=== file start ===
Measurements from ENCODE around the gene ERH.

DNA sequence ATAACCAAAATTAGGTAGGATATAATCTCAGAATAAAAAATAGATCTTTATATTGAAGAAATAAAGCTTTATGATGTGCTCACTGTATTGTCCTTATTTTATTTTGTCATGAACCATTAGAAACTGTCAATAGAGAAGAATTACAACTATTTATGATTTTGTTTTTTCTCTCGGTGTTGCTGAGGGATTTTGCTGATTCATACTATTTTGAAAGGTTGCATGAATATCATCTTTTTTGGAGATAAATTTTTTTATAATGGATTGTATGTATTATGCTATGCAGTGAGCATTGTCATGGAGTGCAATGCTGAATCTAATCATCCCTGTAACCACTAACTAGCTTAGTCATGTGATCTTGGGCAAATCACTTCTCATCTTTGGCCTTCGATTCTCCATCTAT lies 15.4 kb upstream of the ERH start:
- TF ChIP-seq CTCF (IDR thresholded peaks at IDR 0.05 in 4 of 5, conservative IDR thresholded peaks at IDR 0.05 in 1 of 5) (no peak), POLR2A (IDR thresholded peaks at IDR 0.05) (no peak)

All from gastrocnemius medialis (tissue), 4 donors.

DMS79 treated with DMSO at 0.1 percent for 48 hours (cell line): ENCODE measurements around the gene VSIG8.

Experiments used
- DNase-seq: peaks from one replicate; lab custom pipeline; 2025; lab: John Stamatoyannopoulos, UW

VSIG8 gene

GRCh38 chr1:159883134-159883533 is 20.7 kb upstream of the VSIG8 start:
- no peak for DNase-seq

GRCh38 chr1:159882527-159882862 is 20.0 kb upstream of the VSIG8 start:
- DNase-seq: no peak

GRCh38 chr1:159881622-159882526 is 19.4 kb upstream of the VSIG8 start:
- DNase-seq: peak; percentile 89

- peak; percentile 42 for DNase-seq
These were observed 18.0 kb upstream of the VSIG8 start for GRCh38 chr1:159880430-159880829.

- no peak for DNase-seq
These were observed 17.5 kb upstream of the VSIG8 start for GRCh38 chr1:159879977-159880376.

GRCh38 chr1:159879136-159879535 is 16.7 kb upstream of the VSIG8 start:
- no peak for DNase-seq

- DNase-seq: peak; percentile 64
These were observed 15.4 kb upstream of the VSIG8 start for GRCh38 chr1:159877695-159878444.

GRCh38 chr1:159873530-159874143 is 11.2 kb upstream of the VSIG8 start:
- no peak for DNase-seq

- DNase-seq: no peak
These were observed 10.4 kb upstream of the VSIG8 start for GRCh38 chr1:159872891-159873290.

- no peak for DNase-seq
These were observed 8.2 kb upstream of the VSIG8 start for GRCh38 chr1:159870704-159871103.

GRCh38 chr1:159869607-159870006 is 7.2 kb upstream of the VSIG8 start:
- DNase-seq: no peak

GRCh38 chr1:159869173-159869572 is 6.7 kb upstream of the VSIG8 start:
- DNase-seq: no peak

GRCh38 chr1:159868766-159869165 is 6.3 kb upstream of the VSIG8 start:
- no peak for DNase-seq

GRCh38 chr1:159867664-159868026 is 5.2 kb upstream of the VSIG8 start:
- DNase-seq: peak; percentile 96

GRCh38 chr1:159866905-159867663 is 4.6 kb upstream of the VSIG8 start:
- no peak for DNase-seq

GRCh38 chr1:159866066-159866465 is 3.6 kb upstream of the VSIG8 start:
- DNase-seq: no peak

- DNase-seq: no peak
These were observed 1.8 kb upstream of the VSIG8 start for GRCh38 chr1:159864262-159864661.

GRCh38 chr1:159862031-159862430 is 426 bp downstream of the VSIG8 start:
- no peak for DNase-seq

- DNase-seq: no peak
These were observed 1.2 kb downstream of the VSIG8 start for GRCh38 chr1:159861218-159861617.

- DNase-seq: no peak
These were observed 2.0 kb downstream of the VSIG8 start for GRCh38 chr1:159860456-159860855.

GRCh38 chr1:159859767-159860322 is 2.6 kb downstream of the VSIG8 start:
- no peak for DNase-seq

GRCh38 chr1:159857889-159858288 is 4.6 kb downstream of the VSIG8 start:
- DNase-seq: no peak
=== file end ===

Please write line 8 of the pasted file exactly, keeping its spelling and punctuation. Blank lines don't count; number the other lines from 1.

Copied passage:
VSIG8 gene